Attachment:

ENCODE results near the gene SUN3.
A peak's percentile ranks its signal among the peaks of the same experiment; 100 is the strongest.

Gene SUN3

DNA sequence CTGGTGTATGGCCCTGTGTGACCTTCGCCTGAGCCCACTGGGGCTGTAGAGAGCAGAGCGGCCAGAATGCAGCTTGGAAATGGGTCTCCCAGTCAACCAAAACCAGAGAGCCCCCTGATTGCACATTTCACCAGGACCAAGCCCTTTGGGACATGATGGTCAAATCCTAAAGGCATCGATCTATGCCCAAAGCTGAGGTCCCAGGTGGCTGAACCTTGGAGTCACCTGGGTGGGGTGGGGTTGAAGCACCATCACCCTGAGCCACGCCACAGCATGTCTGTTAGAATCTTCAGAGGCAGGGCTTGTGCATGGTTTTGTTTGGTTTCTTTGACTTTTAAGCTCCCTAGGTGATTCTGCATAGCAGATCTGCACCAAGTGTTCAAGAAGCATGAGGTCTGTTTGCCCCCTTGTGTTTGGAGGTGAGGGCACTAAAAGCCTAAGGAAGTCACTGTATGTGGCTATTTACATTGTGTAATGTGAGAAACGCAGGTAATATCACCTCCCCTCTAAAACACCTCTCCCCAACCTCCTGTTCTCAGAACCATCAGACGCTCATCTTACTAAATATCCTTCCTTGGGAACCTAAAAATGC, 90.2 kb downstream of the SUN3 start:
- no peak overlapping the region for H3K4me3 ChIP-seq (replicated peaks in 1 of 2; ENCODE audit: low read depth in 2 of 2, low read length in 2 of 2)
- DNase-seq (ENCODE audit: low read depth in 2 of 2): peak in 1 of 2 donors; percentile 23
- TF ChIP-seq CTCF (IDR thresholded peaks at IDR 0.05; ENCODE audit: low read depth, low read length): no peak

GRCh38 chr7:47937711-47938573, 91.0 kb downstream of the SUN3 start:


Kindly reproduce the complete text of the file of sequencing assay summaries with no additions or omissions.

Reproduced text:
ENCODE results near the gene SUN3.
A peak's percentile ranks its signal among the peaks of the same experiment; 100 is the strongest.

Gene SUN3

DNA sequence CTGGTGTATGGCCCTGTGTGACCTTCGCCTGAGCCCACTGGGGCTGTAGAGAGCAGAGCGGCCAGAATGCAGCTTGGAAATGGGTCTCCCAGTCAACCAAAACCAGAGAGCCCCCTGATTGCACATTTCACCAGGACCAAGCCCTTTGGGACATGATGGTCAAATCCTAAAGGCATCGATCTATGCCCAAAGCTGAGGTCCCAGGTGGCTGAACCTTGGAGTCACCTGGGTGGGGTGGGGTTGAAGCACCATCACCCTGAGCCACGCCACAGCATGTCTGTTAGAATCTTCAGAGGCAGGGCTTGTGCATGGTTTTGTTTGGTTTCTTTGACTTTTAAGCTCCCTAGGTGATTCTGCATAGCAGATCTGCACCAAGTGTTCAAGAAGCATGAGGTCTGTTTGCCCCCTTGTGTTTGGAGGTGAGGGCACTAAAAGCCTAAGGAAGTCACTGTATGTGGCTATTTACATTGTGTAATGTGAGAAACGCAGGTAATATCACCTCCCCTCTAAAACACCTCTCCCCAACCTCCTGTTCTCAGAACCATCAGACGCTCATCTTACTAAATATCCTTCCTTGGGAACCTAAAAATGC, 90.2 kb downstream of the SUN3 start:
- no peak overlapping the region for H3K4me3 ChIP-seq (replicated peaks in 1 of 2; ENCODE audit: low read depth in 2 of 2, low read length in 2 of 2)
- DNase-seq (ENCODE audit: low read depth in 2 of 2): peak in 1 of 2 donors; percentile 23
- TF ChIP-seq CTCF (IDR thresholded peaks at IDR 0.05; ENCODE audit: low read depth, low read length): no peak

GRCh38 chr7:47937711-47938573, 91.0 kb downstream of the SUN3 start: